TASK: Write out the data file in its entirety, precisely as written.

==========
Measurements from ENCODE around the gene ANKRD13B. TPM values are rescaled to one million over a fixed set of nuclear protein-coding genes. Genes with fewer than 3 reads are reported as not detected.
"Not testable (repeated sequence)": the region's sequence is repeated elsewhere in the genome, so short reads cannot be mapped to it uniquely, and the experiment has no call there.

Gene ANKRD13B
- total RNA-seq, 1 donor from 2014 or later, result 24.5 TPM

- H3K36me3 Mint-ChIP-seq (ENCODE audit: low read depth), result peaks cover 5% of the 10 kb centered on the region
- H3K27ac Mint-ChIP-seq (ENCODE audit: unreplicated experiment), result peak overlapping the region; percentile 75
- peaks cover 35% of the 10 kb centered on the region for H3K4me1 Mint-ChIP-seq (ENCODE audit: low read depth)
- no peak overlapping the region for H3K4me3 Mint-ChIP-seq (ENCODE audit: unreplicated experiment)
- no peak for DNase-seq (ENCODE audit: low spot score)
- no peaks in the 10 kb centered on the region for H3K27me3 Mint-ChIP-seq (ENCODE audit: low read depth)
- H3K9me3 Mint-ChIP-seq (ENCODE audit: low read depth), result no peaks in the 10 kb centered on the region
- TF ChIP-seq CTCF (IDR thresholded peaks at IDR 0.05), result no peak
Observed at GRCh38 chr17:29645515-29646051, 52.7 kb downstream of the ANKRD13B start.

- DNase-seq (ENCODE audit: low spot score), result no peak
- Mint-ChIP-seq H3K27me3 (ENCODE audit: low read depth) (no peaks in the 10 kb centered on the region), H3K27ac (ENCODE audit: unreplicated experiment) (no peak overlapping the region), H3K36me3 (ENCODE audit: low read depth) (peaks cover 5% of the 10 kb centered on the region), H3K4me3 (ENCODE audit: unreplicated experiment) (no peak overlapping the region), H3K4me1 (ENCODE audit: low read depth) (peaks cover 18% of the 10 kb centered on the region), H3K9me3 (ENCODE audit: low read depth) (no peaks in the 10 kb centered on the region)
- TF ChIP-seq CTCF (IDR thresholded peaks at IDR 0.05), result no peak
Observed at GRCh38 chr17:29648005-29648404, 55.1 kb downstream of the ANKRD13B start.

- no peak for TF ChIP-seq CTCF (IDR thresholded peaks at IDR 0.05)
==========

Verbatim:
Measurements from ENCODE around the gene ANKRD13B. TPM values are rescaled to one million over a fixed set of nuclear protein-coding genes. Genes with fewer than 3 reads are reported as not detected.
"Not testable (repeated sequence)": the region's sequence is repeated elsewhere in the genome, so short reads cannot be mapped to it uniquely, and the experiment has no call there.

Gene ANKRD13B
- total RNA-seq, 1 donor from 2014 or later, result 24.5 TPM

- H3K36me3 Mint-ChIP-seq (ENCODE audit: low read depth), result peaks cover 5% of the 10 kb centered on the region
- H3K27ac Mint-ChIP-seq (ENCODE audit: unreplicated experiment), result peak overlapping the region; percentile 75
- peaks cover 35% of the 10 kb centered on the region for H3K4me1 Mint-ChIP-seq (ENCODE audit: low read depth)
- no peak overlapping the region for H3K4me3 Mint-ChIP-seq (ENCODE audit: unreplicated experiment)
- no peak for DNase-seq (ENCODE audit: low spot score)
- no peaks in the 10 kb centered on the region for H3K27me3 Mint-ChIP-seq (ENCODE audit: low read depth)
- H3K9me3 Mint-ChIP-seq (ENCODE audit: low read depth), result no peaks in the 10 kb centered on the region
- TF ChIP-seq CTCF (IDR thresholded peaks at IDR 0.05), result no peak
Observed at GRCh38 chr17:29645515-29646051, 52.7 kb downstream of the ANKRD13B start.

- DNase-seq (ENCODE audit: low spot score), result no peak
- Mint-ChIP-seq H3K27me3 (ENCODE audit: low read depth) (no peaks in the 10 kb centered on the region), H3K27ac (ENCODE audit: unreplicated experiment) (no peak overlapping the region), H3K36me3 (ENCODE audit: low read depth) (peaks cover 5% of the 10 kb centered on the region), H3K4me3 (ENCODE audit: unreplicated experiment) (no peak overlapping the region), H3K4me1 (ENCODE audit: low read depth) (peaks cover 18% of the 10 kb centered on the region), H3K9me3 (ENCODE audit: low read depth) (no peaks in the 10 kb centered on the region)
- TF ChIP-seq CTCF (IDR thresholded peaks at IDR 0.05), result no peak
Observed at GRCh38 chr17:29648005-29648404, 55.1 kb downstream of the ANKRD13B start.

- no peak for TF ChIP-seq CTCF (IDR thresholded peaks at IDR 0.05)